• Actually, if memory serves me, Linda, the first set contained serrated steak knives as well as the usual assortment of paring knives, chef knives, utility knives, and so forth. It was the paring knives that irked Domer and me so much that we requested a replacement set. Come to find out, even the replacement set is “cutting challenged”!!

      The new set advertises that it NEVER needs sharpening. Well, perhaps, but I think your suggestion of a sharpener might be in order for Christmas anyway. After all, he can test it out on that first set and who knows? Maybe he’ll find that they’re not so bad, ha!

  3. “Riding the struggle bus!” I’ve never heard that one. I like it! 🙂

    Good knives are important. I never appreciated a truly good set of knives until fairly recently. After twenty-some years of marriage, we finally invested in a really good set of knives. And yes, I do mean “invested.” A friend of my daughters took a summer job selling Cutco products and we agreed to have an in-home demonstration. I was impressed with the performance of the knives, but not the price. My hubby convinced me though that it would be a worthwhile purchase and we bought an entire kitchen set, payable in five installments! (Crazy! Never thought I’d spend such money for knives, but it was worth every single penny.)

    • Good for you, Terri! I agree, knives are definitely a worthwhile investment. They’re used every single day in most homes, so I imagine they eventually pay for themselves. And realistically, having the proper implements should make us want to stay home and cook, rather than go out to eat, right?? Borrow Domer’s “struggle bus” phrase any time you’d like!!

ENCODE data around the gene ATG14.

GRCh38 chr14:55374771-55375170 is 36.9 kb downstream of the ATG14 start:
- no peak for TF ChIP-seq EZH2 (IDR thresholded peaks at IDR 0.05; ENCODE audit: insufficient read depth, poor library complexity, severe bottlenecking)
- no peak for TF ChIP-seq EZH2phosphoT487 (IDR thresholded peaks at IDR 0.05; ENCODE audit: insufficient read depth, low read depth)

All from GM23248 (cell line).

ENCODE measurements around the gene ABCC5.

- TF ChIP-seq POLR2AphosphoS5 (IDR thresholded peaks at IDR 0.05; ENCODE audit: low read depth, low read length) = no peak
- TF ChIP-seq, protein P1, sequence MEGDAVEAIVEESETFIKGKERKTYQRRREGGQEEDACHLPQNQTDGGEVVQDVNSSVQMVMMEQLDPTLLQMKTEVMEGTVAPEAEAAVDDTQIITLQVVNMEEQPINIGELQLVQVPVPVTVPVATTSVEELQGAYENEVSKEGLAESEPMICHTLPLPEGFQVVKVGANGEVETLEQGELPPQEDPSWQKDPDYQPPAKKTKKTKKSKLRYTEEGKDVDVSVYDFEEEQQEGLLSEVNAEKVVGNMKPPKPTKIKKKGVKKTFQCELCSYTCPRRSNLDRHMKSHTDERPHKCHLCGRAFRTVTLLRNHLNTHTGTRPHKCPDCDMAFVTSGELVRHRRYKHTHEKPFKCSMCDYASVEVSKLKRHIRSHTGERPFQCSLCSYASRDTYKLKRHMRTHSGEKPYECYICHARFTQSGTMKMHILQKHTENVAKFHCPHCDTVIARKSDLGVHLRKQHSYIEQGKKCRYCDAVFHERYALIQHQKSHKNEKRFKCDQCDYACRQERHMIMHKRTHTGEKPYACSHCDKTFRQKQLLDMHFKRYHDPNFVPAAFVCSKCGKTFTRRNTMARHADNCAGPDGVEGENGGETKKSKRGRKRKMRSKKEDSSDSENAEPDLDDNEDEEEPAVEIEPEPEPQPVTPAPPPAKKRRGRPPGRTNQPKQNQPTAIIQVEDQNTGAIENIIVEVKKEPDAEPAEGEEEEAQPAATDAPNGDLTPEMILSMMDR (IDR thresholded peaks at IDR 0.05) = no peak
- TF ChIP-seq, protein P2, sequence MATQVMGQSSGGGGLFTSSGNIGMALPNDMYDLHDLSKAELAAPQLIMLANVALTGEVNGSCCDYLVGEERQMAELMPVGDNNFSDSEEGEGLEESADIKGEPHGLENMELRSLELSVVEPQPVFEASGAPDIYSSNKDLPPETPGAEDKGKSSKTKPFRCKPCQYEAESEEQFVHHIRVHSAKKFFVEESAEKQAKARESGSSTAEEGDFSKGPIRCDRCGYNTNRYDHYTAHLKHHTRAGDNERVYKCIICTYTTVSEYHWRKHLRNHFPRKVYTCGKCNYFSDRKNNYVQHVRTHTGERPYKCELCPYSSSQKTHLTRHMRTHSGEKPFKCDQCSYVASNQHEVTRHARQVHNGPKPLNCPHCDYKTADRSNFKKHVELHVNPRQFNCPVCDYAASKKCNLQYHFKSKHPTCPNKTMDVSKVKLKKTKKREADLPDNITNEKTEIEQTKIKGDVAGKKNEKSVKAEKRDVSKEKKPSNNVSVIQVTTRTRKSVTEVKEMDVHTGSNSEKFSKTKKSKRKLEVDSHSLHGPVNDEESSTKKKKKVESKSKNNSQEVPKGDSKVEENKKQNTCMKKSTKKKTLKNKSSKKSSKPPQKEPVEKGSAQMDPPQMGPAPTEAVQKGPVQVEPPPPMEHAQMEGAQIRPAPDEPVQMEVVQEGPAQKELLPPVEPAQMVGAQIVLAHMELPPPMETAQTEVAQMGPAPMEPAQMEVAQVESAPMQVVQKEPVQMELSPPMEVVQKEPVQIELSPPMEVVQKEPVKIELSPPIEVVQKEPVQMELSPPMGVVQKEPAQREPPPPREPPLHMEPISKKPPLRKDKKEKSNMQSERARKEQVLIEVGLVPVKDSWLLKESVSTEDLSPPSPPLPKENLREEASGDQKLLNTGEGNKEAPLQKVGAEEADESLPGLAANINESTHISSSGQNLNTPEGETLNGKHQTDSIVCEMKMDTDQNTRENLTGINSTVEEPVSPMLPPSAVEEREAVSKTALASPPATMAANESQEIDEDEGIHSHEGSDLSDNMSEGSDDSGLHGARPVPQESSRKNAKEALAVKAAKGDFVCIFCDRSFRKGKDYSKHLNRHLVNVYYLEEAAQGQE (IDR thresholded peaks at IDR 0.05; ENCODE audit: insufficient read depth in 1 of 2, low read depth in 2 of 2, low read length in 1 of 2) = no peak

4. Donate to charity. ha ha You gotta love that Domer. I don’t know anybody who is more concerned about a set a knifes than my Frenchman. It is almost as crucial a part of the culinary scene as the wine itself.

    • Ah, Pat, I can only guess how true that is — the French, much like the rest of the world, are less “forgiving” of dull utensils than we Americans are. Perhaps that’s why so many of the really GOOD knives originated in Europe?? How anybody can even think of using dull knives is beyond me — slicing food is way better all around than shredding it!

  5. Our knives are very dull. Putting them in the dishwasher is our worst, lazy crime. My sweet Mom doesn’t own a dull knife so she bought us a super sharp knife a couple of years ago when she visited and swore if we put it in the dishwasher she’d stab us herself. Its remained sharp.
    Sounds like Domer is all set to safely create culinary masterpieces with the correct tools thanks to his Mother and Grandmother.
    Yes, they are always so much more generous with our money. Good job on procuring the replacement set. The charity of Domer’s choice will thank you too!

    • I’d never heard that putting sharp knives in the dishwasher dulls them. Thanks for that tip (and thank your dear mom for me!). I don’t think it’s inconvenient to hand wash a knife — maybe a tad on the dangerous side, but only if you aren’t careful. If hand-washing prolongs the knife’s usefulness, seems like a small price to pay.

    • Too funny, Kim! Can’t say that was Domer’s problem though because he complained about sawing veggies before they were cooked. Hugs from dreary Central Illinois!!